Turkish citizens voted on Sunday in local elections which President Tayyip Erdogan has described as a matter of survival for Turkey and which were tarnished by violence that left two party members dead in the country’s southeast.
Erdogan, who has dominated Turkish politics for more than 16 years thanks in part to strong economic growth, has become the country’s most popular, yet also most divisive, modern leader.
However, he could be dealt an electoral blow with polls indicating his ruling AK Party (AKP) may lose control of the capital Ankara, and even Istanbul, the country’s largest city, reports Reuters
With the economy contracting following a currency crisis last year in which the lira lost more than 30 percent of its value, some voters appeared ready to punish Erdogan, who has ruled with an increasingly uncompromising stance.
“I was actually not going to vote today, but when I saw how much they (AKP) were flailing, I thought this might be time to land them a blow. Everyone is unhappy. Everyone is struggling,” said 47-year-old Hakan after voting in Ankara.
Polling stations closed at 4 p.m. (1300 GMT) in eastern Turkey and an hour later in the rest of the country. Early indications from preliminary vote counts were expected two or three hours after voting closed, though a clear picture would take longer.
This week, as authorities again scrambled to shore up the lira, Erdogan cast the country’s economic woes as resulting from attacks by the West, saying Turkey would overcome its troubles and adding he was “the boss” of the economy.
“The aim behind the increasing attacks towards our country ahead of the elections is to block the road of the big, strong Turkey,” Erdogan told a rally in Istanbul on Saturday.
Sunday’s elections, in which Turks vote for mayors and other local officials across the country, are the first since Erdogan assumed sweeping presidential powers last year and will be a reckoning for his government, which has come under fire for its economic policies and record on human rights.
VIOLENCE MARS VOTING
The election was marred by violence in the southeast and Istanbul.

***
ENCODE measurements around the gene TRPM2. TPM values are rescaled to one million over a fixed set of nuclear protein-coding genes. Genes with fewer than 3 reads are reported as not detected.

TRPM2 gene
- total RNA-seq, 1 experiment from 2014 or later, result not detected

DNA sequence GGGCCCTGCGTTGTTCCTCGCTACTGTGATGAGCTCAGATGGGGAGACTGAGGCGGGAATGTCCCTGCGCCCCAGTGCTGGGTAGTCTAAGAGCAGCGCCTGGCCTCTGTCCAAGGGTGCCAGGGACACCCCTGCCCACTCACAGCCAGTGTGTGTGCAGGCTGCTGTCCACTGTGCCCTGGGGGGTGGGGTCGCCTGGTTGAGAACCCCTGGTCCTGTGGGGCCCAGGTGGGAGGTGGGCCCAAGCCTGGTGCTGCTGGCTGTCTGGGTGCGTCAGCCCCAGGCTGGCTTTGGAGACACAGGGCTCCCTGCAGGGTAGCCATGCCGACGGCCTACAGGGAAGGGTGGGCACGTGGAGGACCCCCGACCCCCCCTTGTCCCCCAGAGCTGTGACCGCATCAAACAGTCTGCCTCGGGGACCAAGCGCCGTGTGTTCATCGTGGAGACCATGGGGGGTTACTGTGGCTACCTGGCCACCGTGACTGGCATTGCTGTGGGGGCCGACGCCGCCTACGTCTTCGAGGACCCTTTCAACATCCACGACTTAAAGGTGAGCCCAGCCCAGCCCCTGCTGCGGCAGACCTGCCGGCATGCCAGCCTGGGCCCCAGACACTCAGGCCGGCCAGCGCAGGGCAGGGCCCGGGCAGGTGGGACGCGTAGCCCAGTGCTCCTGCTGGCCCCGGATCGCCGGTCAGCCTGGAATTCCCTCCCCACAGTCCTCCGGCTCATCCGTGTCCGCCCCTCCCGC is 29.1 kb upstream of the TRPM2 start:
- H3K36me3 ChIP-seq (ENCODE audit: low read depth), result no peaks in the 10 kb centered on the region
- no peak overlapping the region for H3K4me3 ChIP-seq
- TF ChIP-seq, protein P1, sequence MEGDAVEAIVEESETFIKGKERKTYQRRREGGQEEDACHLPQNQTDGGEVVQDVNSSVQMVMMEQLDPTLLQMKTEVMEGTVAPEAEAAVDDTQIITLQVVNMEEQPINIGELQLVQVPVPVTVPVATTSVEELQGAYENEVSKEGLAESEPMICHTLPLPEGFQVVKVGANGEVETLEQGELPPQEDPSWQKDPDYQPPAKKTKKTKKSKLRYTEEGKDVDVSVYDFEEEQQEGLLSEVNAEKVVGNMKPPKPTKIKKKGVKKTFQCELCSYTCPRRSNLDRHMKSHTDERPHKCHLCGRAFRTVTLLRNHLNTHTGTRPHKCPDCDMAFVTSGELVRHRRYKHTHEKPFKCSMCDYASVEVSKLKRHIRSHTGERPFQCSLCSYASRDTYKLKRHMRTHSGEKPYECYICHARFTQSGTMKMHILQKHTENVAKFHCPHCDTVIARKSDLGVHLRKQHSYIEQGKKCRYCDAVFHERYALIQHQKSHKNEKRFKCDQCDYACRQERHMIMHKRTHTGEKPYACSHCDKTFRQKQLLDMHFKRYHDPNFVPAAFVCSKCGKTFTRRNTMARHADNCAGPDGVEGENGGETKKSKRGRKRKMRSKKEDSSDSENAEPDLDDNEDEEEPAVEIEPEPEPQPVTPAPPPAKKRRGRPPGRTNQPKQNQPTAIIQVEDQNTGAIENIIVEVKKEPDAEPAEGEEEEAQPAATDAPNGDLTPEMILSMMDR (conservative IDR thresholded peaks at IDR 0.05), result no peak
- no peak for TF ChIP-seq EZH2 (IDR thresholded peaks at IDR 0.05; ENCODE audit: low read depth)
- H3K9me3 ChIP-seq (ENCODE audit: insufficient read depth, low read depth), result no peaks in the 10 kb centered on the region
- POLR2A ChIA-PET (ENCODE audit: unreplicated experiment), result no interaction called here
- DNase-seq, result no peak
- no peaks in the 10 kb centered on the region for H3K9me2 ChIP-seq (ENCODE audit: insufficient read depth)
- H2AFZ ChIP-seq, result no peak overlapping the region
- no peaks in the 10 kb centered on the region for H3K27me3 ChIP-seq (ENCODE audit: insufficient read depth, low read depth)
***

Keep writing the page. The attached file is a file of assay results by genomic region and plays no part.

Two members of the small Islamist Felicity Party, a polling station official and an election observer, were shot dead in Malatya province, a party spokesman said. Media reports said one person had been detained.
After voting in Istanbul, Erdogan said he was saddened by the incident and that it was being thoroughly investigated. Some 553,000 police and security force members were on duty for the vote nationwide.
In Diyarbakir, two people were hurt, one of them critically, after being stabbed in a dispute between candidates, a hospital source said. Dozens of people were hurt in other election-related clashes in the southeast, media reported.
One person was stabbed as 15 people clashed in a row between candidates in Istanbul’s Kadikoy district, a police source said.
Defeat in Ankara or Istanbul would end nearly a quarter of a century of rule by Erdogan’s AKP or its predecessors in those cities and deal a symbolic blow to Turkey’s leader.
Ahead of the vote, the main opposition Republican People’s Party (CHP) and Iyi (Good) Party formed an electoral alliance to rival that of the AKP and its nationalist MHP partners.
The pro-Kurdish opposition Peoples Democratic Party (HDP), which Erdogan has accused of links to Kurdish militants, is not fielding candidates for mayor in Istanbul or Ankara, which is likely to benefit the CHP.
The HDP denies links to the outlawed militant Kurdistan Workers’ Party. Two years ago, the state took control of about 100 municipalities from an HDP-affiliated party and some voters in the main southeastern city of Diyarbakir said services there had improved as a result.
“Before, this city did not have the services I have now seen. I gave my vote to the AK Party for services to continue,” said tradesman Haci Ahmet Beyaz, 43.
In the days leading up to the vote, Erdogan held around 100 rallies across the country. He blasted his rivals as terrorist supporters and warned that if the opposition candidate wins in Ankara, residents would “pay a price”.
His opponents have denied the accusations and challenged his characterisation of the elections as a matter of survival.
“We’re electing mayors. What does this have to do with the country’s survival?” Kemal Kilicdaroglu, head of the CHP, told a rally in Eskisehir.
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